Representative Liz Cheney of Wyoming, the No. 3 Republican, fended off a challenge from her conference’s right flank to strip her of her leadership position in a secret ballot vote held late Wednesday night after she voted to impeach Donald J. Trump last month.
The lopsided vote, 145 to 61, according to two people familiar with the results, showed that even as a majority of House Republicans opposed impeaching Mr. Trump, most were not prepared to punish one of their top leaders for doing so — at least not under a blanket of anonymity. It amounted to both a victory for Ms. Cheney, who refused to apologize for voting to impeach Mr. Trump, and a vote of confidence in Representative Kevin McCarthy of California, the top Republican, who delivered an impassioned speech in Ms. Cheney’s defense.
“We’re not going to be divided and we’re not going to be in a situation where people can pick off any member of leadership,” Ms. Cheney said at a news conference after the vote. “It was a very resounding acknowledgment that we need to go forward together.”
A fierce and at times painful debate played out in a private meeting in the Capitol on Wednesday night, as lawmakers rose to both air their grievances against Ms. Cheney and defend her.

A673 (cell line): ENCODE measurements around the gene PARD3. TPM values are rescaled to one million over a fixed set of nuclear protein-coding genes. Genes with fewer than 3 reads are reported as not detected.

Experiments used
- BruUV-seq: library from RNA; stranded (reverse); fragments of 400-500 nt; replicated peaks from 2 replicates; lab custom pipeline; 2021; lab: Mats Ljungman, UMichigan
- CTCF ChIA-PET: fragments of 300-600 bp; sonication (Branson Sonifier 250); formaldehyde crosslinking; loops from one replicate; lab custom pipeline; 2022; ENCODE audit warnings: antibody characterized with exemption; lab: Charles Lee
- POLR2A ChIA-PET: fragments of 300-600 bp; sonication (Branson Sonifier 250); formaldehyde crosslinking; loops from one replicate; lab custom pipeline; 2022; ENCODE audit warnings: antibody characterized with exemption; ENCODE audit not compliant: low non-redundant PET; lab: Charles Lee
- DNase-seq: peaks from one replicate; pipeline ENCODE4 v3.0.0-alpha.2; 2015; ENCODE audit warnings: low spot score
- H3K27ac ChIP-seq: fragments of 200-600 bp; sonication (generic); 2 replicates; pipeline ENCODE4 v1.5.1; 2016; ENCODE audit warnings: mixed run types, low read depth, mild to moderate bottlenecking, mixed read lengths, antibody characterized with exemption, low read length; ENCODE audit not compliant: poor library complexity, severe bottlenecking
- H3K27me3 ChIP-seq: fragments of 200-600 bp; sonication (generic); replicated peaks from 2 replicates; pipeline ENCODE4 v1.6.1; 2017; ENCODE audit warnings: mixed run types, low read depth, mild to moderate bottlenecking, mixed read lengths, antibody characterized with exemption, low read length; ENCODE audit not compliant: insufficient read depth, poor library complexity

Members of the hard-right Freedom Caucus, some of whom led the charge to strip Ms. Cheney of her post, accused her of “aiding the enemy” by releasing an unsparing statement the day before the impeachment vote explaining why she was supporting the effort against Mr. Trump, according to people familiar with the discussion. Representative Jim Jordan of Ohio, one of the former president’s fiercest defenders, said he felt Ms. Cheney could not represent a conference that had overwhelmingly voted against impeachment, given her own vote.
Other lawmakers said they were particularly upset by Ms. Cheney’s decision to identify herself in her statement as the chairwoman of the House Republican Conference.
But Ms. Cheney had a number of powerful defenders rally to her side, particularly Mr. McCarthy, who repeatedly made clear throughout the hourslong debate that he wanted Ms. Cheney to remain in leadership, and asked members to let him lead by picking his team.
Representative Cathy McMorris Rodgers of Washington, who previously held the role of conference chairwoman, also rose to speak in support of Ms. Cheney, arguing now was the not the time to change leaders.
And Representative Adam Kinzinger of Illinois, an outspoken critic of Mr. Trump who also voted to impeach him, also spoke in Ms. Cheney’s defense, and accused Mr. McCarthy of doing more to defend Representative Marjorie Taylor Greene of Georgia — who is facing scrutiny for endorsing violent behavior and conspiracy theories in social media posts made before she came to Congress — than to defend Ms. Cheney, calling his leadership “embarrassing.”